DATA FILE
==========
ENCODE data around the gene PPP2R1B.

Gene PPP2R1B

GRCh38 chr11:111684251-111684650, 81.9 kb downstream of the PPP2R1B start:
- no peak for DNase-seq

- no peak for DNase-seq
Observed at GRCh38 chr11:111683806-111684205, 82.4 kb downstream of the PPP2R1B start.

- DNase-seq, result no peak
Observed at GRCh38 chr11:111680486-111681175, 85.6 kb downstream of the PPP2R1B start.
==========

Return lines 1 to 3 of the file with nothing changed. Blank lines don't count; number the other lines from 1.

ENCODE data around the gene PPP2R1B.

Gene PPP2R1B

GRCh38 chr11:111684251-111684650, 81.9 kb downstream of the PPP2R1B start: